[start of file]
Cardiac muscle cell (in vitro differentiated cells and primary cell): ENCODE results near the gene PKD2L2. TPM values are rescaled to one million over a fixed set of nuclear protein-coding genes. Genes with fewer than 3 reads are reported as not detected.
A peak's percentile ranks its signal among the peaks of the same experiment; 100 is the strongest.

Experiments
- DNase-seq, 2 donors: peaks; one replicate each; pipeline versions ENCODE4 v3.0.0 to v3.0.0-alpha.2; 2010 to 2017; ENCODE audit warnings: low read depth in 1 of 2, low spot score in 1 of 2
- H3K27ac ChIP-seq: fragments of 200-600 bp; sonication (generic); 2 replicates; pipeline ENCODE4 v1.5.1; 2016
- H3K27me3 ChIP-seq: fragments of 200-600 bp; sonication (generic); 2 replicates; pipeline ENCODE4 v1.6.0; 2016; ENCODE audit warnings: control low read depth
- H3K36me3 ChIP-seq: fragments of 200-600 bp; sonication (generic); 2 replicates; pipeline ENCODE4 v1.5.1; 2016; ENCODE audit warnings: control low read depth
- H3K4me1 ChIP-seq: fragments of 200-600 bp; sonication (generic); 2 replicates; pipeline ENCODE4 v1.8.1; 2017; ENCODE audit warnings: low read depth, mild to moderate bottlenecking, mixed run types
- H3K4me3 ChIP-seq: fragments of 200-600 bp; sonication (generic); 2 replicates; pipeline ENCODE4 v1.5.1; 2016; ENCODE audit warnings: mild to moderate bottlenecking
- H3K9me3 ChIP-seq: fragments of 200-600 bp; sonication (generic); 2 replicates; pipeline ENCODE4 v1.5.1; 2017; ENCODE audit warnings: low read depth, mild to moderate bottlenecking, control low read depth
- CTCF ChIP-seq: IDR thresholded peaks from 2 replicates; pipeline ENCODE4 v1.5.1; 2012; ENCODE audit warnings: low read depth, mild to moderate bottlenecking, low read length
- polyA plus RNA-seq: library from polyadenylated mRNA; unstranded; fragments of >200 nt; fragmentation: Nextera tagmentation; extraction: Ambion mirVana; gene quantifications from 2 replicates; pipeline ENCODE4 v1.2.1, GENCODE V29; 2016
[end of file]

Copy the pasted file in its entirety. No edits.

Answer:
Cardiac muscle cell (in vitro differentiated cells and primary cell): ENCODE results near the gene PKD2L2. TPM values are rescaled to one million over a fixed set of nuclear protein-coding genes. Genes with fewer than 3 reads are reported as not detected.
A peak's percentile ranks its signal among the peaks of the same experiment; 100 is the strongest.

Experiments
- DNase-seq, 2 donors: peaks; one replicate each; pipeline versions ENCODE4 v3.0.0 to v3.0.0-alpha.2; 2010 to 2017; ENCODE audit warnings: low read depth in 1 of 2, low spot score in 1 of 2
- H3K27ac ChIP-seq: fragments of 200-600 bp; sonication (generic); 2 replicates; pipeline ENCODE4 v1.5.1; 2016
- H3K27me3 ChIP-seq: fragments of 200-600 bp; sonication (generic); 2 replicates; pipeline ENCODE4 v1.6.0; 2016; ENCODE audit warnings: control low read depth
- H3K36me3 ChIP-seq: fragments of 200-600 bp; sonication (generic); 2 replicates; pipeline ENCODE4 v1.5.1; 2016; ENCODE audit warnings: control low read depth
- H3K4me1 ChIP-seq: fragments of 200-600 bp; sonication (generic); 2 replicates; pipeline ENCODE4 v1.8.1; 2017; ENCODE audit warnings: low read depth, mild to moderate bottlenecking, mixed run types
- H3K4me3 ChIP-seq: fragments of 200-600 bp; sonication (generic); 2 replicates; pipeline ENCODE4 v1.5.1; 2016; ENCODE audit warnings: mild to moderate bottlenecking
- H3K9me3 ChIP-seq: fragments of 200-600 bp; sonication (generic); 2 replicates; pipeline ENCODE4 v1.5.1; 2017; ENCODE audit warnings: low read depth, mild to moderate bottlenecking, control low read depth
- CTCF ChIP-seq: IDR thresholded peaks from 2 replicates; pipeline ENCODE4 v1.5.1; 2012; ENCODE audit warnings: low read depth, mild to moderate bottlenecking, low read length
- polyA plus RNA-seq: library from polyadenylated mRNA; unstranded; fragments of >200 nt; fragmentation: Nextera tagmentation; extraction: Ambion mirVana; gene quantifications from 2 replicates; pipeline ENCODE4 v1.2.1, GENCODE V29; 2016